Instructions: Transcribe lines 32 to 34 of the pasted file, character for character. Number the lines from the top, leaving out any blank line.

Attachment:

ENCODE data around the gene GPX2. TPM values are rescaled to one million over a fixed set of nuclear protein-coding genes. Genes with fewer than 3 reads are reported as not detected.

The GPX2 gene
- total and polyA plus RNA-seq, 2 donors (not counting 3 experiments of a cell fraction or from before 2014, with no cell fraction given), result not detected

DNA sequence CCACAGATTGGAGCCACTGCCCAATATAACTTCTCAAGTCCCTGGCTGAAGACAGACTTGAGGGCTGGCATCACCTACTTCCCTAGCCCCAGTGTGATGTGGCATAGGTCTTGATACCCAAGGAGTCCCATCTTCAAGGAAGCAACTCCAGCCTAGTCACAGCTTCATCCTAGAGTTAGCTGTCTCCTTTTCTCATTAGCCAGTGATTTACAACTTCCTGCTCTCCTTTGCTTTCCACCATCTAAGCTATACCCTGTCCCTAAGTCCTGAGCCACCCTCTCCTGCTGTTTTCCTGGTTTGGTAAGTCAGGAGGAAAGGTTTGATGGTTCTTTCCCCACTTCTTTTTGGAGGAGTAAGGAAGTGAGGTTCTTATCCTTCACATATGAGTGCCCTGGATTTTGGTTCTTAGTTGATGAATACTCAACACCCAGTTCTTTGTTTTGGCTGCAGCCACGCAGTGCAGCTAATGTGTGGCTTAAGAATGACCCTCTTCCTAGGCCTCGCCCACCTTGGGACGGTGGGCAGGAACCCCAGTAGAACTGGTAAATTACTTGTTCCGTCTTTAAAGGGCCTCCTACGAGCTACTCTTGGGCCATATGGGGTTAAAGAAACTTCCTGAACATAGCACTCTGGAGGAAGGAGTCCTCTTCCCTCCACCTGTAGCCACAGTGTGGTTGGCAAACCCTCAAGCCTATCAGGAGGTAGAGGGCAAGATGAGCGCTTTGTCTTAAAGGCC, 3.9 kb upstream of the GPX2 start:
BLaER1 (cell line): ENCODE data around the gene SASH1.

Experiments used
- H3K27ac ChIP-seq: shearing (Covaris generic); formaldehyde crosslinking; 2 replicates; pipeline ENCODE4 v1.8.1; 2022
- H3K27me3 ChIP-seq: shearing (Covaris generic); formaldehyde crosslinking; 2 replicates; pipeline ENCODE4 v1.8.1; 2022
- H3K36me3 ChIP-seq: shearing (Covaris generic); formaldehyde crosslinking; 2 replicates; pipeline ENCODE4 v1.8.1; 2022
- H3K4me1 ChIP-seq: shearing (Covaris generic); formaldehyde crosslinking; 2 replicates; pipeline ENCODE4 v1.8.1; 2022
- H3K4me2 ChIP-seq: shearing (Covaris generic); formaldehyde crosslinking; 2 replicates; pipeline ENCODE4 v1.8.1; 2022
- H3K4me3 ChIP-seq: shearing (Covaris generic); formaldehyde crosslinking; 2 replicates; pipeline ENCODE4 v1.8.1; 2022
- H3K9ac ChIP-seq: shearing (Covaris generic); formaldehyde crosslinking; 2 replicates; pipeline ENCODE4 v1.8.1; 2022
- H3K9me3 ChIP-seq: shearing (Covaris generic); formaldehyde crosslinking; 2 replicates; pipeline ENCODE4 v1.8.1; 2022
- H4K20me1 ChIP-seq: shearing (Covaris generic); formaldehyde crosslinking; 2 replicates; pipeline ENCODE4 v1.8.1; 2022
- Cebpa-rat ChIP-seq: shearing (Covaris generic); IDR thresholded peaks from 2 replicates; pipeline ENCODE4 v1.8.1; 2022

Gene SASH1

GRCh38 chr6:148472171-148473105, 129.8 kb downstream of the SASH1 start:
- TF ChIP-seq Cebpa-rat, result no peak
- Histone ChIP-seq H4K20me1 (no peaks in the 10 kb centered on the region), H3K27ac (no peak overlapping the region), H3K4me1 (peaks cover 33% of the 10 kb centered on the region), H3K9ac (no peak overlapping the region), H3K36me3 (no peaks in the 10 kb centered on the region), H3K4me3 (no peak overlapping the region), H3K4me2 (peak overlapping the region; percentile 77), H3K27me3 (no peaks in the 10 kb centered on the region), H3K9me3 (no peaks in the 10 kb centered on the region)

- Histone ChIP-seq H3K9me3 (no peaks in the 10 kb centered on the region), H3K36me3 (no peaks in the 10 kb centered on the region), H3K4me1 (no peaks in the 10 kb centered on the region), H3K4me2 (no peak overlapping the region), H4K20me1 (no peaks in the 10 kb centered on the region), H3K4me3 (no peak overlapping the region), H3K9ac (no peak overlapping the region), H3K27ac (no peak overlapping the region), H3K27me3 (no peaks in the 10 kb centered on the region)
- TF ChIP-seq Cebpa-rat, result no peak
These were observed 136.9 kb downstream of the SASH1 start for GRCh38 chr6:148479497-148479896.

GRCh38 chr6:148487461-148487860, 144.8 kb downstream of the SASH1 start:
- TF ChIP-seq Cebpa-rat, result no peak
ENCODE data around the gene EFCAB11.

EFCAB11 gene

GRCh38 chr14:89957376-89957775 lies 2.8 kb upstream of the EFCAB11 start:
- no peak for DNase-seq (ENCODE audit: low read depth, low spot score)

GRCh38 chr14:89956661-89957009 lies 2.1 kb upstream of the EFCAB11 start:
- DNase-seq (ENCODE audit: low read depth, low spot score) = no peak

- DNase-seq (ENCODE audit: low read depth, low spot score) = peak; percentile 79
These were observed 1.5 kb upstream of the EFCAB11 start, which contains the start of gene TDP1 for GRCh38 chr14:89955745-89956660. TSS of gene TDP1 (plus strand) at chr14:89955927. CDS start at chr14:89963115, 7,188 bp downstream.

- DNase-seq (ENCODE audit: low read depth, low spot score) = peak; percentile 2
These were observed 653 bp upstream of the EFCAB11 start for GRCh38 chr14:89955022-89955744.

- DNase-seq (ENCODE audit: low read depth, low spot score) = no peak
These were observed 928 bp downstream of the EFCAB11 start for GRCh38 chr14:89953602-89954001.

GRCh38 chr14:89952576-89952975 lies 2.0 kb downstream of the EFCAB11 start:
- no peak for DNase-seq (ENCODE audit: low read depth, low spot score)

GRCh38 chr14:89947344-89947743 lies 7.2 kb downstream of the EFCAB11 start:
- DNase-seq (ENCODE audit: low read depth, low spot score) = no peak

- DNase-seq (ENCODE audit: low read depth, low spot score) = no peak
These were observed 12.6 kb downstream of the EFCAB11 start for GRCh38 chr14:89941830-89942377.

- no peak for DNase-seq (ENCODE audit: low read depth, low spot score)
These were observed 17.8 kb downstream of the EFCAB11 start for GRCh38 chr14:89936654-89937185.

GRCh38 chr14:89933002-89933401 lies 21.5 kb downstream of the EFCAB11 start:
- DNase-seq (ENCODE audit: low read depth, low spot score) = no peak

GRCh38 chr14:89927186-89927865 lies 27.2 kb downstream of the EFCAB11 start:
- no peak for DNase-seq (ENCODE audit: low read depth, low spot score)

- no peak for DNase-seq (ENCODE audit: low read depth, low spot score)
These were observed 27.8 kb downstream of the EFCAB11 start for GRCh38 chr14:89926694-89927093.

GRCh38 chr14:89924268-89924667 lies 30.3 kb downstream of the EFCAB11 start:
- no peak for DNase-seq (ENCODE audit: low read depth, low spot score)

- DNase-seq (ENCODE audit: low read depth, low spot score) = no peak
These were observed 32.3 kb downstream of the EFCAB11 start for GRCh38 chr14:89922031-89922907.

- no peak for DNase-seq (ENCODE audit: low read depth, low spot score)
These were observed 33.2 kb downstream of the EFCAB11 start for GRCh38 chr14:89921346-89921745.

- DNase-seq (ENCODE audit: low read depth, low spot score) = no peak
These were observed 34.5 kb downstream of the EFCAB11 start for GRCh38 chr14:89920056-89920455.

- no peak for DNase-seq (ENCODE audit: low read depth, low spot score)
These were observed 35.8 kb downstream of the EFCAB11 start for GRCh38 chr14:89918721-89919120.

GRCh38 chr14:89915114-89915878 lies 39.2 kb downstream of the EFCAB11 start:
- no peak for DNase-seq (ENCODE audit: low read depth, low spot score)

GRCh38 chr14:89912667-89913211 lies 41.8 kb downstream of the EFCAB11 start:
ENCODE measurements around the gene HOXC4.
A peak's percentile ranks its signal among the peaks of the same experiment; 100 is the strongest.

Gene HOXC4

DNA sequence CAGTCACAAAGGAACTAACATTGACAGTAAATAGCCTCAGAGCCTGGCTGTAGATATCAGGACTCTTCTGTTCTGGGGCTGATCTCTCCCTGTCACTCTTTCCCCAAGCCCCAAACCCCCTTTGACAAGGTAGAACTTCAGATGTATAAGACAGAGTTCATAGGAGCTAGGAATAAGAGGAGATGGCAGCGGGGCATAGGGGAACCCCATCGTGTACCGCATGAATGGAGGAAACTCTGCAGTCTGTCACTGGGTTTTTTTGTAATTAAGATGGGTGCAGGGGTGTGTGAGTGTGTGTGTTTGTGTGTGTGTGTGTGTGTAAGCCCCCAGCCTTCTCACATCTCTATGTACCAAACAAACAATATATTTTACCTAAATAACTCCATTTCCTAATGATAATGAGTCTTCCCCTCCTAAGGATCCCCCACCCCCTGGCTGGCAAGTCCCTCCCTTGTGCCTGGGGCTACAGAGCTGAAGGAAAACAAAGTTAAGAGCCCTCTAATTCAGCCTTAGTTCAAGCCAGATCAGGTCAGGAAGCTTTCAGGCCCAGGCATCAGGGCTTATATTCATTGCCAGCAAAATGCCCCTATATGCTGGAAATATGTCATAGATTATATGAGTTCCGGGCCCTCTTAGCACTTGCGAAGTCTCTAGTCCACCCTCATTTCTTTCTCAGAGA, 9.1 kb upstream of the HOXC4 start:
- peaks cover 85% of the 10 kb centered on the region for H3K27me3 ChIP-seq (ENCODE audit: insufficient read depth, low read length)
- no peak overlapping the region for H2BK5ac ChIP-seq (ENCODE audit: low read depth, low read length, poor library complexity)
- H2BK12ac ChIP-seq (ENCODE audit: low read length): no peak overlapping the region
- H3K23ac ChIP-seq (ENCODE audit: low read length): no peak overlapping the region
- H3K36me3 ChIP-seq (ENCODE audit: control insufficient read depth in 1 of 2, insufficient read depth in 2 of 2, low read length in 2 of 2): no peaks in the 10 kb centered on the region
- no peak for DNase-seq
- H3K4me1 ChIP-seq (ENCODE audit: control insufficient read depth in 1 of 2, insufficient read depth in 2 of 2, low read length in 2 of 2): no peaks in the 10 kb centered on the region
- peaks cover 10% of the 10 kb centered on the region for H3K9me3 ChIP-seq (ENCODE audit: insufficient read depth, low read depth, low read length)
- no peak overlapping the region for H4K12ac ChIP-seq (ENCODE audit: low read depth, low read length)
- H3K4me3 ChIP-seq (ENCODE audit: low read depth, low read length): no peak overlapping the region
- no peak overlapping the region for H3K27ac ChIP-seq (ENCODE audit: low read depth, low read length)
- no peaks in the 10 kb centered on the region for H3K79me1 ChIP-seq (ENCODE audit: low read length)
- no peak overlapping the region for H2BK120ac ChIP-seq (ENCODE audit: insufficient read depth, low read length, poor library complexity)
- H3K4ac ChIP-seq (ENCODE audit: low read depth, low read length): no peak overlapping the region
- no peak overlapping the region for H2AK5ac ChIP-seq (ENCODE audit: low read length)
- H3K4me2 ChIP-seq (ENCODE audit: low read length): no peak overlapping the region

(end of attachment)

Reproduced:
- DNase-seq (ENCODE audit: low read depth, low spot score) = peak; percentile 79
These were observed 1.5 kb upstream of the EFCAB11 start, which contains the start of gene TDP1 for GRCh38 chr14:89955745-89956660. TSS of gene TDP1 (plus strand) at chr14:89955927. CDS start at chr14:89963115, 7,188 bp downstream.

- DNase-seq (ENCODE audit: low read depth, low spot score) = peak; percentile 2